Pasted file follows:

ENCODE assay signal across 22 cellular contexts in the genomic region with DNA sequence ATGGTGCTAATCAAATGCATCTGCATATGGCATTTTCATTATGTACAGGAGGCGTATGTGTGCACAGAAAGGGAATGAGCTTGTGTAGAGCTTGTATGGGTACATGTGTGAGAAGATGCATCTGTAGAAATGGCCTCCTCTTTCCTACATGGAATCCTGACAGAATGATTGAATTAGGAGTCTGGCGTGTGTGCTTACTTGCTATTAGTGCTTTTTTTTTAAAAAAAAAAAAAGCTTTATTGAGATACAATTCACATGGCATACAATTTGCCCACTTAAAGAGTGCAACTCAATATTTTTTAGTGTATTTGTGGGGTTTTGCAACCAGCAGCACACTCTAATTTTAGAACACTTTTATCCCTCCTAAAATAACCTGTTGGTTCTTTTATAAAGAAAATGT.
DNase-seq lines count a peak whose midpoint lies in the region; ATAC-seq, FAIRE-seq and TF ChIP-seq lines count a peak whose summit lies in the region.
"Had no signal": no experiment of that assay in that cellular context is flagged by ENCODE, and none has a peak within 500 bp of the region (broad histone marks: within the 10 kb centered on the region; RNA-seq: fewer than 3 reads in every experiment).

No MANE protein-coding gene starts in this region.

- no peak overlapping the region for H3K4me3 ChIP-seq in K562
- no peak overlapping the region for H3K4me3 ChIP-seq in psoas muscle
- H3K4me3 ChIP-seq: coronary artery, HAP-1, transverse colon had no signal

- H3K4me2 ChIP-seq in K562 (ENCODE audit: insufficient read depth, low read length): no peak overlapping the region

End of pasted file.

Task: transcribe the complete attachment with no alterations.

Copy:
ENCODE assay signal across 22 cellular contexts in the genomic region with DNA sequence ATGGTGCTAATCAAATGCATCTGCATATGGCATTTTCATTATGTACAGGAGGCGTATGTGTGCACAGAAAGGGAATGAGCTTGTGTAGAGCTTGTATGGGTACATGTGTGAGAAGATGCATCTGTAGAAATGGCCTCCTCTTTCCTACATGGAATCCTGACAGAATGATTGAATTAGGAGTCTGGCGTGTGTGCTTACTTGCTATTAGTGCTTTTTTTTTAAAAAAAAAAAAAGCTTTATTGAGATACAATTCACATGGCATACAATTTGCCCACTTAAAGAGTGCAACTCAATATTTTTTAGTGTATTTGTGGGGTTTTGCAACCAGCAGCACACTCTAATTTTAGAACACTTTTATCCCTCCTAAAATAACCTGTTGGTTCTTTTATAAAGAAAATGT.
DNase-seq lines count a peak whose midpoint lies in the region; ATAC-seq, FAIRE-seq and TF ChIP-seq lines count a peak whose summit lies in the region.
"Had no signal": no experiment of that assay in that cellular context is flagged by ENCODE, and none has a peak within 500 bp of the region (broad histone marks: within the 10 kb centered on the region; RNA-seq: fewer than 3 reads in every experiment).

No MANE protein-coding gene starts in this region.

- no peak overlapping the region for H3K4me3 ChIP-seq in K562
- no peak overlapping the region for H3K4me3 ChIP-seq in psoas muscle
- H3K4me3 ChIP-seq: coronary artery, HAP-1, transverse colon had no signal

- H3K4me2 ChIP-seq in K562 (ENCODE audit: insufficient read depth, low read length): no peak overlapping the region